As Cardoso says, the pandemic has been no respecter of pre-Covid class divides, and Maps is now helping many middle-class families with children.
“These are people who never imagined they would be standing in line for a food basket,” she says. “They’ve always worked, but now they stopped having money to buy milk, yoghurt and nappies.” While the Algarve has always suffered from seasonal unemployment and a precarious work environment – a situation exacerbated by the pandemic – Cardoso says the current situation is totally different: “We have entire families going hungry.”
Cabrita Alves worries that the crisis will not die down until 2024, a fear shared by Paula Matias, the Faro coordinator for Refood, an NGO that works to cut food waste by redistributing leftover food from restaurants and supermarkets. Refood is helping 428 people – a fourfold increase on pre-pandemic demand – and the requests for assistance are still coming in.
“In my opinion, this is just the start,” says Matias, as volunteers pack plastic containers with pastries, bread and roast chicken. “Now things are opening up and improving a bit, but it’s not enough because the damage has been done in people’s lives and businesses. We are going to go through an economic crisis that’s never been seen before.”
The Portuguese government hopes that its vaccination programme will head off a further economic crisis and has already handed out €233m (£200m) in financial aid to companies in the Algarve.
João Fernandes, president of the regional tourism board, says a new financial package is on the way. However, like most people in the Algarve, he is not betting on a speedy recovery.
“Even if we have a good result from now until the rest of the year, it won’t erase the fall in revenues for families and companies, so it will take some time for companies to recover their capital.”
Bookings from the UK have tripled since Portugal was added to the green list, leading Fernandes and others to cross their fingers – not least because neighbouring Spain remains on the amber list, meaning travellers returning to the UK will have to quarantine for 10 days and take two Covid tests.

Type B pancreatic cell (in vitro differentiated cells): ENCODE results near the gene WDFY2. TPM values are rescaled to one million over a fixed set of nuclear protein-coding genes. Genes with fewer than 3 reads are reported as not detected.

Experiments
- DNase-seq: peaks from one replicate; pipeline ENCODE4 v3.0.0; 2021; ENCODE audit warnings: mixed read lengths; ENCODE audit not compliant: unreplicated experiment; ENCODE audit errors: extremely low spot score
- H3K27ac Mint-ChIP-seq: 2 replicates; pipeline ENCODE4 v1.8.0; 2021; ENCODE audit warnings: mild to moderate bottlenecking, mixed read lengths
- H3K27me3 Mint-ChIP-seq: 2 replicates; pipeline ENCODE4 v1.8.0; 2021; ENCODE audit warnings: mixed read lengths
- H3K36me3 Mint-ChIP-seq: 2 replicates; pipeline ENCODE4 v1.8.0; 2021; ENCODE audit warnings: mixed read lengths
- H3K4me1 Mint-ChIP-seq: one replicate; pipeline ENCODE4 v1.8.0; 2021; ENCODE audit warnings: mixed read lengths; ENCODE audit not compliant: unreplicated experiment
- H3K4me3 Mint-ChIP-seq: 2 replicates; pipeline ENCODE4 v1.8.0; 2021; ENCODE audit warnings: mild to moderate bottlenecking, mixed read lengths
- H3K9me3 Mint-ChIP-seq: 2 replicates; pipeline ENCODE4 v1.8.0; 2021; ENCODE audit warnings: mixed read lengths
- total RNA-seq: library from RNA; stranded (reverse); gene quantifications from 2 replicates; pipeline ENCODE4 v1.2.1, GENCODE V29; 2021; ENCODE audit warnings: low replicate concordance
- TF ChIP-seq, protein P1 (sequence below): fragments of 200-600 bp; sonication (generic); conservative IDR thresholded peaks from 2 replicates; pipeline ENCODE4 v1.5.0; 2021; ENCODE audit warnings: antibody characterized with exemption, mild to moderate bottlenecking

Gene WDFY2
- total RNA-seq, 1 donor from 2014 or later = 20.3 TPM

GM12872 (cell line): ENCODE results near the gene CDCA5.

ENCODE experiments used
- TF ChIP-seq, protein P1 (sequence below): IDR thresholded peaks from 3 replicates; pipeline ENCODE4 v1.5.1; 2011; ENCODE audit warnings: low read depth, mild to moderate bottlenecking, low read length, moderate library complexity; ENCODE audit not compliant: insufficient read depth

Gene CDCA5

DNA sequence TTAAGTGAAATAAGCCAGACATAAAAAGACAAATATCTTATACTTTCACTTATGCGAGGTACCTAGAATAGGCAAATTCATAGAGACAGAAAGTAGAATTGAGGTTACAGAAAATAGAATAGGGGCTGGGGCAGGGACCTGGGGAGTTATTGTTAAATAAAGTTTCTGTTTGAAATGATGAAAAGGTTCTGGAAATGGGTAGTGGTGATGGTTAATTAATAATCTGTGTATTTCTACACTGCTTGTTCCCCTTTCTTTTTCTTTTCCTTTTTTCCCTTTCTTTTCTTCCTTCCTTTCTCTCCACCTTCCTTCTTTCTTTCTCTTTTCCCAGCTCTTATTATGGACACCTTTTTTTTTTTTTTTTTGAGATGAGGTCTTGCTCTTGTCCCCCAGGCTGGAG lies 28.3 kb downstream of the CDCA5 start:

“We’re seeing quite interesting levels of demand, especially because some of our competitors were not included in the green list,” says Fernandes. “So every indicator points to a robust demand from the UK.” He and most of the people who live and work in the Algarve hope the worst has passed and that British visitors will arrive with deep enthusiasm and still deeper pockets. But the optimism is guarded. “There’s a renewed excitement,” says Fernandes. “But I don’t have a crystal ball.”
Despite the pain of the past year – not to mention Portugal’s continuing “state of calamity” – Friday’s announcement was the best news many people in and around Faro had received in almost a year.
Carla Lacerda, who was let go from her job at a duty-free shop in Faro airport last August, is a single mother who has been relying on Refood to help feed her nine-year-old son and five-year-old daughter. She cannot make ends meet on the €620 she receives each month in unemployment and child benefits. She is praying that the return of Britons will lead to a call from the duty-free shop for her and her 35 colleagues. “They’ll need staff,” she says. “I don’t think people understand the amount of British clients we had at the airport; sometimes there would be five flights arriving at the same time and we had no rest.” After what seems like an eternity, Lacerda is beginning to feel the stirrings of a long-forgotten emotion. “I’m filled with a lot of hope,” she says. “Hope is always the last to die.”